Morales sentenced in welfare fraud case
Ryan Summerlin April 11, 2014
On Tuesday, Idalia Munoz Morales was sentenced to four years of supervised probation after pleading guilty to felony theft.
Morales, 38, of Carbondale defrauded Garfield County Department of Human Services out of more than $55,000 between 2006 and 2012 by providing false information in her applications for food stamps and medical benefits, according to court documents.
Morales was originally charged with nine counts of theft and forgery.
At Tuesday’s sentencing, assistant district attorney Ann Norton recounted how Morales omitted her husband’s income when applying for benefits and wrote several letters to Human Services under the name “Ricardo,” alleging that she was renting a single room in his house. In truth, the Morales family had purchased a $365,000 home, which has since gone into foreclosure. Norton added that Morales had misrepresented herself on 16 occasions between the application and subsequent recertifications.
“Her fraud, in my estimation, burdens the entire system,” said Norton, “The bottom line in a case like this is that money intended to assist the needy should be applied to those who are entitled to those benefits.”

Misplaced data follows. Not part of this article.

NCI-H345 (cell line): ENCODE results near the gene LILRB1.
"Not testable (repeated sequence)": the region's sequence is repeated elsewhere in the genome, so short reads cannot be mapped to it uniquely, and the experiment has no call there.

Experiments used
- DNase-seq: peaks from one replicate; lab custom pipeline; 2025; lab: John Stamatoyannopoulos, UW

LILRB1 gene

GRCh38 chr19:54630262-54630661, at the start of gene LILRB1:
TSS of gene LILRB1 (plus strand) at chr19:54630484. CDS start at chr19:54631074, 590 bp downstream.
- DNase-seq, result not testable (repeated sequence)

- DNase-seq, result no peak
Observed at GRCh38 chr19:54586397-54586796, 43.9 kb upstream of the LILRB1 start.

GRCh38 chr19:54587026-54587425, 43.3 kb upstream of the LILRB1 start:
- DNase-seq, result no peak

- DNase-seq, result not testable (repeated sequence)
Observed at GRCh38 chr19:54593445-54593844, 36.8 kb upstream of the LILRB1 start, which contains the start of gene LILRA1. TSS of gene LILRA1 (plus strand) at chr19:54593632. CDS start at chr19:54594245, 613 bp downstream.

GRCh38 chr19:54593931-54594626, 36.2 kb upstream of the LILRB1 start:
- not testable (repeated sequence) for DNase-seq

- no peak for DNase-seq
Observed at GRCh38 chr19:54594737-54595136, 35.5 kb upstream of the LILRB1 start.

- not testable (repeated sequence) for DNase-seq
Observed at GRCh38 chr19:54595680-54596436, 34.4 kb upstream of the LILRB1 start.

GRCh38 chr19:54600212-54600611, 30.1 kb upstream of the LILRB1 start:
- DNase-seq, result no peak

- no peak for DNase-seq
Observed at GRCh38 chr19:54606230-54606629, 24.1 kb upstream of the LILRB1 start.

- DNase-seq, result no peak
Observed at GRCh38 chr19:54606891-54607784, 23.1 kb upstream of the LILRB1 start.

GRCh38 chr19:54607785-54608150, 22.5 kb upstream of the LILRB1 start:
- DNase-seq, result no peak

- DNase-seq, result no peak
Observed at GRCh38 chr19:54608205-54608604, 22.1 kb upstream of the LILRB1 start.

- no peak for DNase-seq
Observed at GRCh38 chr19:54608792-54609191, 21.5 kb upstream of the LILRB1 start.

Public defender Tina Fang countered that the case “invokes a larger question” about government aid. “This family was definitely struggling financially,” she said, citing several hardships — children lost in childbirth, the husband’s garnished paychecks, and myriad health problems. “These are not small medical issues,” she added.
District Chief Judge James Boyd was sympathetic but wasn’t interested in excuses.
“Resources of this type are generally not unlimited resources,” he observed.
Conditions of Morales’ probation include restitution of $55,724.48 and a letter of apology to Garfield County Health and Human Services. The sentence of 30 hours of useful public service will be suspended provided she sets up and maintains a restitution payment plan.